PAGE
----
With that, I will now turn the call back over to Don to conclude with a summary of our prepared remarks.

Donald Allan
President and Chief Executive Officer at Stanley Black & Decker

Thank you, Corbin. So in summary, a lot of progress was made in our first 90 days, and these benefits will become even more apparent within the financials in the coming quarters. Our headcount reductions are largely complete. Inventory is now coming down. Cash generation was positive in September, and we believe this will continue in the fourth quarter and next year. Gross margin will be the last to turn as we face the high cost of destocking, but we expect to be through that and pivot to better performance by the middle of next year. And we will continue to focus on debt reduction, further strengthening the balance sheet, all as we continue our commitment to return value to our shareholders through cash dividends.

As we move forward, we have a clear strategy, vision and execution plan. And we are laser-focused on optimizing what is within our control. The macroeconomic environment will definitely continue to be choppy, and 2023 will clearly bring new challenges. However, we believe our actions to reshape, focus and streamline our organization as well as reinvest in our core businesses. It will enable us to deliver strong shareholder value over the long term via robust organic growth and enhanced profitability.

With that, we are now ready for Q&A. Dennis?

Dennis M. Lange
Vice President of Investor Relations at Stanley Black & Decker

Okay. Thanks. Shannon, we can now open the call to Q&A, please.


Questions and Answers

Operator

[Operator Instructions] Our first question comes from the line of Julian Mitchell with Barclays. Your line is open.

Julian Mitchell
Analyst at Barclays

Thank you. Good morning. For my question, I'd just like to circle back to slide nine, which was very helpful, and completely agree with the effort to get cash flow up even if it means near-term earnings are down. But I guess two related questions on that. One is the free cash flow was still negative $500 million in Q3. You've got the plus $400 million to $500 million in Q4. So really just trying to test the conviction in that tailwind on free cash given it was, I think, worse than expected in the third quarter.

And then secondly, when you look at that gross margin chart sort of bottoming in Q1 next year, just wondered what you're assuming for the macro on that point, because I guess the risk would be that as you keep trying to lower inventories, the macro rolls and they stay kind of stubbornly high. So extra on the production is needed. So just trying to test sort of what are you assuming on the macro on the pro channel for early next year when looking at that gross margin recovery slope.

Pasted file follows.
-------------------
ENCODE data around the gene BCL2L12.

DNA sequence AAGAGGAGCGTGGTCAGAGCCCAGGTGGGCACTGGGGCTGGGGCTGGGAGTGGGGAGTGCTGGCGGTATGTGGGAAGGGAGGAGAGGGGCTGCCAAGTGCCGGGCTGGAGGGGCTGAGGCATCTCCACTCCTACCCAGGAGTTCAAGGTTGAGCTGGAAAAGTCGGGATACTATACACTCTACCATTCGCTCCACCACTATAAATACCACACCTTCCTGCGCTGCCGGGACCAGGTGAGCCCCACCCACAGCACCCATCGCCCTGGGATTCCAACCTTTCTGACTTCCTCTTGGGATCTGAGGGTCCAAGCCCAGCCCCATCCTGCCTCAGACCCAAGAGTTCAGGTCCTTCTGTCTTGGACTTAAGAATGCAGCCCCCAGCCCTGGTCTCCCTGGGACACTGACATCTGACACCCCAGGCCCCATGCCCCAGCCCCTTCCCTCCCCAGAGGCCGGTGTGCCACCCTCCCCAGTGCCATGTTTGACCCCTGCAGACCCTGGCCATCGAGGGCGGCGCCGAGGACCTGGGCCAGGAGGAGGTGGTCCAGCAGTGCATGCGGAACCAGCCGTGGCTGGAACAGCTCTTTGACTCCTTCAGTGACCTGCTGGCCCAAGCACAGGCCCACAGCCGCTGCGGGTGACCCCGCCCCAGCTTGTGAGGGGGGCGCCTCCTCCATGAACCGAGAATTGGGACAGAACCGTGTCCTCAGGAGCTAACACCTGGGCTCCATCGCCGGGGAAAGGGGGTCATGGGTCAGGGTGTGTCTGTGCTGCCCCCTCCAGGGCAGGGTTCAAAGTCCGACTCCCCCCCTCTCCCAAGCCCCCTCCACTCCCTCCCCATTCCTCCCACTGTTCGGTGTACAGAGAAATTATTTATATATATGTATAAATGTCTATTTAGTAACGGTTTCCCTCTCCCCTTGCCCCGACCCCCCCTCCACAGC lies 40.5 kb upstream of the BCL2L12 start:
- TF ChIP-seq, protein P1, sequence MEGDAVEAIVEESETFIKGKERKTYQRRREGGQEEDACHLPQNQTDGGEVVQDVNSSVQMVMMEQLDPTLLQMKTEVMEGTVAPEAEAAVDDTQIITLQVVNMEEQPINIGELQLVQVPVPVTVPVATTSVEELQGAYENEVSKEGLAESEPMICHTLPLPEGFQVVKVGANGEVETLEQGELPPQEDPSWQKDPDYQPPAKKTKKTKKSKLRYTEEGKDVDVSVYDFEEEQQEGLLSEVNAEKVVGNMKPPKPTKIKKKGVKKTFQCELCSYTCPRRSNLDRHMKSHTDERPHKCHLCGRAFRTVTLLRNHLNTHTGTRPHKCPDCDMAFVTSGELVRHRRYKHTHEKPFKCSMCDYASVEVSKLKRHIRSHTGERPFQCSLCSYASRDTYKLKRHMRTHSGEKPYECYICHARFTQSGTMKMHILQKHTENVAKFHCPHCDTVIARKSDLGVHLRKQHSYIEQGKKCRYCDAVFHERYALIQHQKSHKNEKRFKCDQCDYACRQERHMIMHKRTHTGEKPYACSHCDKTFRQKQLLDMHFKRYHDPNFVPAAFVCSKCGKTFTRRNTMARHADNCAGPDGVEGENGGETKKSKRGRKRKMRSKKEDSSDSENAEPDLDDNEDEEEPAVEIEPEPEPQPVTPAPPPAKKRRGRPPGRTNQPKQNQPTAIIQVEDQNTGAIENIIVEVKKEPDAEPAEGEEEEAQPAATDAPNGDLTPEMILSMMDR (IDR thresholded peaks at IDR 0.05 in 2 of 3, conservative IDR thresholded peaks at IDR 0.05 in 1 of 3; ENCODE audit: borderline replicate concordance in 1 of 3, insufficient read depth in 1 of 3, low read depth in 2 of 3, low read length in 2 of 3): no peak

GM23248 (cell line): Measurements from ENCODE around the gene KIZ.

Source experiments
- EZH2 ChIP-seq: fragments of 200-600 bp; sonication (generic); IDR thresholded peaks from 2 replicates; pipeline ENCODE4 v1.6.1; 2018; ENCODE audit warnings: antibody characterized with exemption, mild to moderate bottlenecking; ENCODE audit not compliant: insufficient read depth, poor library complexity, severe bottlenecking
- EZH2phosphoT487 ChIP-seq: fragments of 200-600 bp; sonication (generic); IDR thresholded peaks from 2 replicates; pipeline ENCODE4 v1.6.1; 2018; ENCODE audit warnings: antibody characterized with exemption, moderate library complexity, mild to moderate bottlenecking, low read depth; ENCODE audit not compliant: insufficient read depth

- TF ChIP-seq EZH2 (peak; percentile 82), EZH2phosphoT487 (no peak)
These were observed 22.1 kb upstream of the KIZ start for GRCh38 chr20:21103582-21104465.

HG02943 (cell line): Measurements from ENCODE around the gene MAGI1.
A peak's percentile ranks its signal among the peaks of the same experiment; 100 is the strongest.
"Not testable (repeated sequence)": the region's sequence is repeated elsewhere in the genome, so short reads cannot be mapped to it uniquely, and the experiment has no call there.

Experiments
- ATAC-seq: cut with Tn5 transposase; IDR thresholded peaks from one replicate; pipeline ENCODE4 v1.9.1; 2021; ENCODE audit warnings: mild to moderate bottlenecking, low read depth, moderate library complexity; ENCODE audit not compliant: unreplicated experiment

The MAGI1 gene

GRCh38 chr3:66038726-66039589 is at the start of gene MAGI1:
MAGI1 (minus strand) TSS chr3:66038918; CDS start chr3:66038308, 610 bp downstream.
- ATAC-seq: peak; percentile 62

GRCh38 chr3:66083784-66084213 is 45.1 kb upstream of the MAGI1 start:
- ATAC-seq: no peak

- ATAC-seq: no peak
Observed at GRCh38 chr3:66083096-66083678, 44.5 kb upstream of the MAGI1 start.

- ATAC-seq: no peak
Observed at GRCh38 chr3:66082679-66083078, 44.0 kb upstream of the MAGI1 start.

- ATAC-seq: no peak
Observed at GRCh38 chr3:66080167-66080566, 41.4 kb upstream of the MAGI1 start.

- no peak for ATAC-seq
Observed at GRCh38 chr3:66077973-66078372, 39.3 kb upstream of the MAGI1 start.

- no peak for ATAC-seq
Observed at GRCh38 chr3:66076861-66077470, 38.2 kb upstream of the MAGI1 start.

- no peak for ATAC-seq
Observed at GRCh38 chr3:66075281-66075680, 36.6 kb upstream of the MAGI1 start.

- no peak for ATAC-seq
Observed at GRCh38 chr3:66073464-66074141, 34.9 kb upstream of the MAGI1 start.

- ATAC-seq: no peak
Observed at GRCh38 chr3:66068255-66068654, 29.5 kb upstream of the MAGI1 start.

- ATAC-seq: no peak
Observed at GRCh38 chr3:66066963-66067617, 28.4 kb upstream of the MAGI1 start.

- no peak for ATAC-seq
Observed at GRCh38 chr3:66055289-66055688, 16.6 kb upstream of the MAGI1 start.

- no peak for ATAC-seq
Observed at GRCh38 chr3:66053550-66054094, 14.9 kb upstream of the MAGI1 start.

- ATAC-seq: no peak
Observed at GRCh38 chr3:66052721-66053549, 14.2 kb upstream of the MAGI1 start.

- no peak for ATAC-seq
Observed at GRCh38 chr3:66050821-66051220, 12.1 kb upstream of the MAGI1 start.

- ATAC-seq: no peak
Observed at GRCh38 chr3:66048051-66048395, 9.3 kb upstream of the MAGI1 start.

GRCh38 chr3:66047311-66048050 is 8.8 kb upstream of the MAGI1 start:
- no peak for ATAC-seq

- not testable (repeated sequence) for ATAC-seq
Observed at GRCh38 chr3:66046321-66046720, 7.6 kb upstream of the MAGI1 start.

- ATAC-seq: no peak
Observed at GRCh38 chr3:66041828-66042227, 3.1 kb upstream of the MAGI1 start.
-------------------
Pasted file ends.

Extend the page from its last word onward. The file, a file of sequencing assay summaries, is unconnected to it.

Donald Allan
President and Chief Executive Officer at Stanley Black & Decker

Thank you, Julian, for the question, and so we'll give you a little more color in response to that. But as I think through the -- you're right with your opening comment. This is really a heavy focus on cash flow right now, and I was very pleased to see that we generated some solid cash flow in the month of September. Our conviction related to the fourth quarter is very strong. I feel like that we've done all the right things to ensure that our inventory continues to go down. We took additional steps in the third quarter to lower production even further, which is obviously having a bigger impact on Q4 versus Q3. We made that decision as we started to get a little more insight into what we needed to produce in the first half of next year, what the inventory levels were going to be. And we looked at a variety of different scenarios: growth scenarios, flat scenarios and declining scenarios.

And we utilized all those scenarios to help what we feel is the best decision we can make related to production at this stage. The chart is a depiction at a high level of what we believe the gross margin rates will be when you blend all those different centers together and you look at all the possible outcomes. Could there be a scenario where we have a deeper decline in revenue when we have to pull back production even further? Yes, that could play out over 2023, but we'll see how that -- we'll see how things evolve as we get deeper into the end of this year into early next year. The focus for us, though, continues to be, as I mentioned at the start of this commentary, our top priority is cash flow. We believe there's $1.5 billion of inventory that still needs to be liquidated. You could look at history and even say that number might be as high as $2 billion.